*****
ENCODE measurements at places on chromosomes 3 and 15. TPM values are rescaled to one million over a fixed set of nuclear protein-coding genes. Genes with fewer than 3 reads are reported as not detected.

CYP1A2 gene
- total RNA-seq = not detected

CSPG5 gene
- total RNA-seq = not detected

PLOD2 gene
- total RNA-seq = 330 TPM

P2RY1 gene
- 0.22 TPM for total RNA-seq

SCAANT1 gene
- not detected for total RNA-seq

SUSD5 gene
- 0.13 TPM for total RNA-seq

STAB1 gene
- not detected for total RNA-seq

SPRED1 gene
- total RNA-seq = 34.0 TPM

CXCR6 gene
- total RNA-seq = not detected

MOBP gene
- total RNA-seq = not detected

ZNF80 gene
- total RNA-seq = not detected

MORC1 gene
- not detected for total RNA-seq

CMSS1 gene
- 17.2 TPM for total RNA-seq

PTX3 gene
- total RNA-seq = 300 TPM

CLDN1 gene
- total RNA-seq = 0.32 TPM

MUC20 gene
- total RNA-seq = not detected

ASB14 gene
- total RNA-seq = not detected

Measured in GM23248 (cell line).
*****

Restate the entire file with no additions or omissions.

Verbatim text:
ENCODE measurements at places on chromosomes 3 and 15. TPM values are rescaled to one million over a fixed set of nuclear protein-coding genes. Genes with fewer than 3 reads are reported as not detected.

CYP1A2 gene
- total RNA-seq = not detected

CSPG5 gene
- total RNA-seq = not detected

PLOD2 gene
- total RNA-seq = 330 TPM

P2RY1 gene
- 0.22 TPM for total RNA-seq

SCAANT1 gene
- not detected for total RNA-seq

SUSD5 gene
- 0.13 TPM for total RNA-seq

STAB1 gene
- not detected for total RNA-seq

SPRED1 gene
- total RNA-seq = 34.0 TPM

CXCR6 gene
- total RNA-seq = not detected

MOBP gene
- total RNA-seq = not detected

ZNF80 gene
- total RNA-seq = not detected

MORC1 gene
- not detected for total RNA-seq

CMSS1 gene
- 17.2 TPM for total RNA-seq

PTX3 gene
- total RNA-seq = 300 TPM

CLDN1 gene
- total RNA-seq = 0.32 TPM

MUC20 gene
- total RNA-seq = not detected

ASB14 gene
- total RNA-seq = not detected

Measured in GM23248 (cell line).